If you tag Legally acquired onto the end of each line then all the RIA and MPAA have to do is make it illegal to acquire the media without waving that right. Rights are waved all the time in agreements.

Also, all they have to do is make it illegal to acquire video via a recording device to defeat the space-shift/time-shift scenario.

I think the bill should make it illegal to require that a person give up any rights to consume media. Of course it would be ignored just like the fact that it is illegal to *require* a person to give you their SSN, but then the company isn't *required* to give you a loan unless you do either...

Re:Legally acquired? (4, Insightful)

grid geek (532440) | more than 12 years ago | (#3162214)

Rights are waved all the time in agreements.

The British system is better, consumers are not allowed to give up their statutory rights even if they sign an agreement, if it is to their detriment. e.g. If you have to sign a contract stating you will not rip a cd to mp3 after purchasing it the company couldn't sue you if you did as you have the right to back up digital media for personel use. Its actually more likely the record company would be investigated for monopoly/anti-trust practices. But then we limit the amount of money politicians can spend and recieve. 1 UK National election costs less than a single Senate seat. it

would be ignored just like the fact that it is illegal to *require* a person to give you their SSN

This would also be illegal in the UK under the data protection act, the only people who can request it are employers (since we generally pay tax at source rather than have to do our own accounts). Businesses here can only get the mimimum data they need and you can refuse to divulge anything else e.g. travel passes can include address detail in case they are lost (and the company likes you to fill this in for a variety of reasons); however, you don't have to even supply the companys with your real name providing you pay upfront rather than in arrears.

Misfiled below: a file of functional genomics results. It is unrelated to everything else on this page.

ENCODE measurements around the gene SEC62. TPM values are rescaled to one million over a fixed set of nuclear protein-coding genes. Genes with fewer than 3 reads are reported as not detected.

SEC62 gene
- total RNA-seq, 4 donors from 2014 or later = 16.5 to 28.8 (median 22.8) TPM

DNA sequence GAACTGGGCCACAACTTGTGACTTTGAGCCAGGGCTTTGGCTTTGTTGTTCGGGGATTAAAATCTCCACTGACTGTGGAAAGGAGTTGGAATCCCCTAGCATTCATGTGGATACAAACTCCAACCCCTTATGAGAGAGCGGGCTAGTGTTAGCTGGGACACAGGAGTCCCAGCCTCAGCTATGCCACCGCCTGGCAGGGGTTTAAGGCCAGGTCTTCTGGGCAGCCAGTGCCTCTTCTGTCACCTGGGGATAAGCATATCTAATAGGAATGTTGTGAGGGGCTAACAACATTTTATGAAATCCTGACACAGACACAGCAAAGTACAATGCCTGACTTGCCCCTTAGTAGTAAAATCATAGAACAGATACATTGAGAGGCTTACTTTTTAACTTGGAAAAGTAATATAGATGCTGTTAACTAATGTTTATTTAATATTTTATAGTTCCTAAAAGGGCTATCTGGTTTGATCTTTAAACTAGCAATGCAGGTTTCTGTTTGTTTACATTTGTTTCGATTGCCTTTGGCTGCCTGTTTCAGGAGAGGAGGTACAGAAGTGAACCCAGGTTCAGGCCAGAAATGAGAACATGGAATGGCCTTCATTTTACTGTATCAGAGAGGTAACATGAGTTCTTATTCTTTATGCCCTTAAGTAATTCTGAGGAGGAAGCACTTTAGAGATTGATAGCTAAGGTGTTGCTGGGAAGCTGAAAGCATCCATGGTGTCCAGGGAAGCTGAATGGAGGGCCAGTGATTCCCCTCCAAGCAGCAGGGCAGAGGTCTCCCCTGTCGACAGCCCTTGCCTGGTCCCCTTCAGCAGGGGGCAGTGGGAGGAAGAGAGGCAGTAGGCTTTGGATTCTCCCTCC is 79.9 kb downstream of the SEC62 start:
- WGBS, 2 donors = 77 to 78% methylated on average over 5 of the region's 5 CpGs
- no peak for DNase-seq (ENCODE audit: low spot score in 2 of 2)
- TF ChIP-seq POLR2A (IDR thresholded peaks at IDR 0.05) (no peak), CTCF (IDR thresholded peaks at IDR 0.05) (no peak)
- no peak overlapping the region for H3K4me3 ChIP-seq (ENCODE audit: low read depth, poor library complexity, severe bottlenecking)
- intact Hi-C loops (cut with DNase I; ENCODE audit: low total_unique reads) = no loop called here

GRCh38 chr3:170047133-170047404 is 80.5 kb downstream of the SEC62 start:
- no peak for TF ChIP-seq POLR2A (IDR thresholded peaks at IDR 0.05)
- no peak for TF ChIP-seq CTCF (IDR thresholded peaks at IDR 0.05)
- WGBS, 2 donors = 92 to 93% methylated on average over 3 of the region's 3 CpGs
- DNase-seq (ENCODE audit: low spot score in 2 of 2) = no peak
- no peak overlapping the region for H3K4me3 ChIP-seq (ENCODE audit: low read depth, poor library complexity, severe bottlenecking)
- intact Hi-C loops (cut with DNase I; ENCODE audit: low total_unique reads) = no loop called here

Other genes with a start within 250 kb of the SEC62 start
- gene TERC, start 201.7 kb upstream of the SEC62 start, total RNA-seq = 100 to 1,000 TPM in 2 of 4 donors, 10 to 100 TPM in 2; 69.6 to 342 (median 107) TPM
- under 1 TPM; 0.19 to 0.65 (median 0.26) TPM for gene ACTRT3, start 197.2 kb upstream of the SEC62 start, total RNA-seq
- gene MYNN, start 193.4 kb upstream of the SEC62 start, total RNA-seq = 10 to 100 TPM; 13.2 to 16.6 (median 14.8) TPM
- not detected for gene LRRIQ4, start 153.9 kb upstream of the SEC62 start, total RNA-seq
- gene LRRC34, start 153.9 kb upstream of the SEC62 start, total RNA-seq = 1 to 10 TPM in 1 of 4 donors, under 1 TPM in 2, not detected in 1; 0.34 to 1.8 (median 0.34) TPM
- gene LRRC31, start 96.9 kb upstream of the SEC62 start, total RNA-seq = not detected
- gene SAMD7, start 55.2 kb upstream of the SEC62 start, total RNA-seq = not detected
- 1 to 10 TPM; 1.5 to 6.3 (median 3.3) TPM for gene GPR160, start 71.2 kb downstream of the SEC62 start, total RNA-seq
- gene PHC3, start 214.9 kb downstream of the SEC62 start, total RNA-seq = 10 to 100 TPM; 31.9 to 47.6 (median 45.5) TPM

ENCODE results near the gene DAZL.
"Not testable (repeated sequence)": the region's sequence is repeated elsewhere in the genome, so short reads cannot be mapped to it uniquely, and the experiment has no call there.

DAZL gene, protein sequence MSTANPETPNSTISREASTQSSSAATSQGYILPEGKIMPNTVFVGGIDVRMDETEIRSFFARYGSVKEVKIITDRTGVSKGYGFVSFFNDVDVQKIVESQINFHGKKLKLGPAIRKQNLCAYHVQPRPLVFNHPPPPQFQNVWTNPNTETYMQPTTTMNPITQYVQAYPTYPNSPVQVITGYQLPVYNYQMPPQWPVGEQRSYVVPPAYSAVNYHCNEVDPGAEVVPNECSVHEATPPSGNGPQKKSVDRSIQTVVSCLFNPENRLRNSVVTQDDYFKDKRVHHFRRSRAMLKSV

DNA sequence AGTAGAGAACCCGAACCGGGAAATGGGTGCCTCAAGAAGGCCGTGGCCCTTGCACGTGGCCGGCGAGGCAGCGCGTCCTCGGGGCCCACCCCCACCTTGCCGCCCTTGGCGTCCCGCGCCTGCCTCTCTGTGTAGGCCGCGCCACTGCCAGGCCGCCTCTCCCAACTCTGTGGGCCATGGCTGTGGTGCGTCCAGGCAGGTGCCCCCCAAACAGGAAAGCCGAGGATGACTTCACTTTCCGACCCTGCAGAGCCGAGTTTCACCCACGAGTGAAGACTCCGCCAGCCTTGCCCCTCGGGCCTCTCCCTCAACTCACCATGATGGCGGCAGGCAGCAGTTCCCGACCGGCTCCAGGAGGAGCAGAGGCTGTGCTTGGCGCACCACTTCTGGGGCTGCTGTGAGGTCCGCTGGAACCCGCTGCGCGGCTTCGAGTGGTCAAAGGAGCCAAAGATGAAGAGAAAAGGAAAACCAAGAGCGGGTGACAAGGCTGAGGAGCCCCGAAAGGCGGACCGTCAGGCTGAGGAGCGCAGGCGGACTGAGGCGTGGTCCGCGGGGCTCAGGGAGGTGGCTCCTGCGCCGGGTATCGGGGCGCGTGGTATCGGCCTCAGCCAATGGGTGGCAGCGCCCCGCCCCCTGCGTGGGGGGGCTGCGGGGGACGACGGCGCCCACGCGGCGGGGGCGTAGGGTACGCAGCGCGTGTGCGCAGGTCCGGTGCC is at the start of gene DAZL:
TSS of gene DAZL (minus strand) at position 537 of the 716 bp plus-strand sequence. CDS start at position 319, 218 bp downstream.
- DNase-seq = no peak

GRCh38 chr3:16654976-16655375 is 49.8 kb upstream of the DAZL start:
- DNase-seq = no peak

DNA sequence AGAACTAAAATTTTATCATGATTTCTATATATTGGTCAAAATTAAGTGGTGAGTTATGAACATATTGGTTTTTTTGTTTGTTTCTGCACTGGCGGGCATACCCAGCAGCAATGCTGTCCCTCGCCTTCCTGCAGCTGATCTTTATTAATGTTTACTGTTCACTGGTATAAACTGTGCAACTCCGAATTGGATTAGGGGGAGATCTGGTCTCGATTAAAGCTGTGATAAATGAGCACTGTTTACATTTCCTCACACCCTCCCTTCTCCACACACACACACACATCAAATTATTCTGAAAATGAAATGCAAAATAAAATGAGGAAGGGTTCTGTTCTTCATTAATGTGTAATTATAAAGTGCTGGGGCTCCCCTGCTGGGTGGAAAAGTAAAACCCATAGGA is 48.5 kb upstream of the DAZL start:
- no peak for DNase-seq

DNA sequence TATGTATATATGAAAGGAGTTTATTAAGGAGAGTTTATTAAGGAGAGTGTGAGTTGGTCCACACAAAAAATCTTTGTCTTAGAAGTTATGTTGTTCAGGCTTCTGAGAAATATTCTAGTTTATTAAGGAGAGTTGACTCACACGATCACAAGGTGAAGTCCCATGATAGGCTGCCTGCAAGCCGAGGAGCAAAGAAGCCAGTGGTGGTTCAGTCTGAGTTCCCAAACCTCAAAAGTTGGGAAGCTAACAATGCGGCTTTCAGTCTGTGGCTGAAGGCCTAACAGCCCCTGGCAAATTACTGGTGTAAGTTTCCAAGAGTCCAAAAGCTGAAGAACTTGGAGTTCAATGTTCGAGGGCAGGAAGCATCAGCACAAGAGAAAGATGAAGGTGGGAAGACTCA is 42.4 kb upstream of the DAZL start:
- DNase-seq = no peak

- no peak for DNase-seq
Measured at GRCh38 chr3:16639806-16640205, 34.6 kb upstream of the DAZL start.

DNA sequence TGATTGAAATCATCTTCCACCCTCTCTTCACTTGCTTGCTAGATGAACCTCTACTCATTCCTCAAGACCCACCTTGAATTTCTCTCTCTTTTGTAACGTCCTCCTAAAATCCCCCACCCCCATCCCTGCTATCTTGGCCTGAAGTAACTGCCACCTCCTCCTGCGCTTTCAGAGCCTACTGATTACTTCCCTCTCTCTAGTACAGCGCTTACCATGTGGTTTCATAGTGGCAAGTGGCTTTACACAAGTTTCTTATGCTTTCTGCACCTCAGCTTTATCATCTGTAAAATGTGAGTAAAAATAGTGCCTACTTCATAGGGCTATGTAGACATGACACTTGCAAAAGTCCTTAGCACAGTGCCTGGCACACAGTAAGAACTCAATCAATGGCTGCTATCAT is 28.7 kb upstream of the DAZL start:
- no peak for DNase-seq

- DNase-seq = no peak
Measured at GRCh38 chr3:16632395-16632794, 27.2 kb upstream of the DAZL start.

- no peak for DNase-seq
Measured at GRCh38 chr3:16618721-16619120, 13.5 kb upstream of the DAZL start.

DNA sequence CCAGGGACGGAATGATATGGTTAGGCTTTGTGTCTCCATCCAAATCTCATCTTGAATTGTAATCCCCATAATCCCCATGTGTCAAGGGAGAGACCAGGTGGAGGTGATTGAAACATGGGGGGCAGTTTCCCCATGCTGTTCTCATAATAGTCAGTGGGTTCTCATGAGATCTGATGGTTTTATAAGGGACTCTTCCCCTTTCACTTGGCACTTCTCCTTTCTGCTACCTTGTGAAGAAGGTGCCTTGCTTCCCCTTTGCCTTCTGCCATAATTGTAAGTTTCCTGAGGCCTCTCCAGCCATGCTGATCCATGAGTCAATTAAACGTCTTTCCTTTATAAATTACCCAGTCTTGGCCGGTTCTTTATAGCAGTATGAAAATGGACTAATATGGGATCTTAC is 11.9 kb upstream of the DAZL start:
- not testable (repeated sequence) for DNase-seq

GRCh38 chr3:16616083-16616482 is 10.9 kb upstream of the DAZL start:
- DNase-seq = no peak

Waving rights in the EU... (1)

Numen (244707) | more than 12 years ago | (#3162296)

Aye, but one must remember, that while it's relatively easy to wave consumer rights in many US States, it's very hard to wave consumer rights in the EU (certainly the UK), and indeed to attempt to mandate such is itself often illegal.

It's for this reason that so much product legalese is followed by "this does not effect your statutory rights".

In the UK if the consumer has rights, the vendor cannot make them wave them, no matter what the consumer may have signed, their rights are still intact... contracts do not supercede the law of the land, and [if] the rights are by act of Parliament not act of corporation X... Parliament wins =)

I remember having an argument with my bank over copies of statements and the data protection act, tangental I know... "I don't care what your policy is on the data protection act, I'm waving and an act of Parliament under your nose, which carries a little more wait than your written policy"... I got what I wanted.

Re:Legally acquired? (1)

ethereal (13958) | more than 12 years ago | (#3162367)

There are some rights that you can't waive, though - for example, you can't really sell yourself into slavery in the U.S. even if you wanted to. Such a waiver would not be upheld by the courts. So this is sort of a case like EULAs; we just need the courts to clarify that you really can't waive such a right, so any agreements based on such a waiver are void.

What a shame (3, Interesting)

Salsaman (141471) | more than 12 years ago | (#3162150)

Microsoft: if you punish us, we will have to stop producing Windows


News Corp: without copyrights, we'll have to change our business model


I feel so sorry for all these 'poor' companies...

Re:What a shame (1)

ethereal (13958) | more than 12 years ago | (#3162343)

I have this overwhelming urge to take them up on the deal. Too bad my state attorney general is a big wuss :)

Donations? (2)

raygundan (16760) | more than 12 years ago | (#3162156)

Sounds good to me. I was all ready to send 'em some cash, but surprisingly, I couldn't find a donations page. I suppose I'll just have to mail a check the old-fashioned way.

I certainly hope they succeed. This is precisely the sort of effort I have been wishing the EFF would take, but they seem to concentrate solely on 'defensive' measures. (defending people who are accused under silly tech laws rather than pressing for good tech laws)

Definitely try it. (0)

Anonymous Coward | more than 12 years ago | (#3162159)

However, we may be facing a problem far greater. A flaw in our society that runs right to the core, which leads to an end-game of total and unrecoverable corruption.

Total corruption you say? Consider this. At this point in history, the Bill of Rights is considered passe by even the citizens it protects. For day to day life, much of it no longers exists already. 1st,2nd,4th and others, are on their way out in a real way.